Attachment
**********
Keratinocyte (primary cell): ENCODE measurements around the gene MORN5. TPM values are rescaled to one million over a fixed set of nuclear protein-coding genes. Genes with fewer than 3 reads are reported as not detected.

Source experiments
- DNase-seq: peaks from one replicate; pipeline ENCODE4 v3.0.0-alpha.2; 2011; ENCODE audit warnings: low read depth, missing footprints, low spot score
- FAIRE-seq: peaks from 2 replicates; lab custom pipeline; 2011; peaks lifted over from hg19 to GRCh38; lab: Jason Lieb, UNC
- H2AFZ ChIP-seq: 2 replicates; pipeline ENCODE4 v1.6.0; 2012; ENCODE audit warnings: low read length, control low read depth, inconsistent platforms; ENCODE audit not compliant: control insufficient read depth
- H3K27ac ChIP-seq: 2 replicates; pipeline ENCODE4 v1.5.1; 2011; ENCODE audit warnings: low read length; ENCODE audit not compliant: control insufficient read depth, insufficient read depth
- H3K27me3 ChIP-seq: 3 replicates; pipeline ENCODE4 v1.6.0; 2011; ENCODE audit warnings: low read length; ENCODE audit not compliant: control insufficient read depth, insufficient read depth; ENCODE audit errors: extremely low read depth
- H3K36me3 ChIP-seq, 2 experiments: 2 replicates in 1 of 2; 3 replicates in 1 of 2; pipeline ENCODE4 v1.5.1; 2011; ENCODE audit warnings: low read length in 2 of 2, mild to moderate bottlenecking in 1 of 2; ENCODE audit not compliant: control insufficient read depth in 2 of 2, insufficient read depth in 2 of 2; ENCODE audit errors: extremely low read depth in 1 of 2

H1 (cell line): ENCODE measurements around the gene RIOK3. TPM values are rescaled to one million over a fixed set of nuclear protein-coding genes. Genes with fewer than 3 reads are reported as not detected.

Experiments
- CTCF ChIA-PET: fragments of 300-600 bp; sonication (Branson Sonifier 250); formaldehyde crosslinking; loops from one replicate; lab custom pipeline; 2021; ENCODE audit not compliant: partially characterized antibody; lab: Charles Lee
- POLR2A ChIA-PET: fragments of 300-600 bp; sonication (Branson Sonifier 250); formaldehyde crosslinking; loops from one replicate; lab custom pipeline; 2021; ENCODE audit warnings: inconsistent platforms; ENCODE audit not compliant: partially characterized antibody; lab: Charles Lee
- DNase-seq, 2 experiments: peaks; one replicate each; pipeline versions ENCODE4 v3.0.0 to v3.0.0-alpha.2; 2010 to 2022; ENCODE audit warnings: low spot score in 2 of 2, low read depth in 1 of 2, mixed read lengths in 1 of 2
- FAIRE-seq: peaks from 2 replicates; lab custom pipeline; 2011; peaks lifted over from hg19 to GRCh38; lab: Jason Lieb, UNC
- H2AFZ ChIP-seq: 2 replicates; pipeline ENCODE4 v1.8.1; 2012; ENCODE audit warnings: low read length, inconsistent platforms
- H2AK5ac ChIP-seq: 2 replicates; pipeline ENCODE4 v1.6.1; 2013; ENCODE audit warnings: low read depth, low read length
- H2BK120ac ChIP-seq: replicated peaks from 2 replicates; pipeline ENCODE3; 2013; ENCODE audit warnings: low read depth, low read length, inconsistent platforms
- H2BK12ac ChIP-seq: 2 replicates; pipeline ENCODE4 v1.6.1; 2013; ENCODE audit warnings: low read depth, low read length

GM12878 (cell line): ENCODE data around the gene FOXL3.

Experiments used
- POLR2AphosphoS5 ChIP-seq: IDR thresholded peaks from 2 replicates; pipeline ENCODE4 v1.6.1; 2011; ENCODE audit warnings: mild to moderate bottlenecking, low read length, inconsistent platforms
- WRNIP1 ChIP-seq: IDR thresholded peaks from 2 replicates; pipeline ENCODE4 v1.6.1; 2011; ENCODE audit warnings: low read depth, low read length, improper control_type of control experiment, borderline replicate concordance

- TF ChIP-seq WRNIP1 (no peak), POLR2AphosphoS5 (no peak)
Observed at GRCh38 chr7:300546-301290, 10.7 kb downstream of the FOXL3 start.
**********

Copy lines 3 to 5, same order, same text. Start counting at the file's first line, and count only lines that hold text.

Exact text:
- DNase-seq: peaks from one replicate; pipeline ENCODE4 v3.0.0-alpha.2; 2011; ENCODE audit warnings: low read depth, missing footprints, low spot score
- FAIRE-seq: peaks from 2 replicates; lab custom pipeline; 2011; peaks lifted over from hg19 to GRCh38; lab: Jason Lieb, UNC
- H2AFZ ChIP-seq: 2 replicates; pipeline ENCODE4 v1.6.0; 2012; ENCODE audit warnings: low read length, control low read depth, inconsistent platforms; ENCODE audit not compliant: control insufficient read depth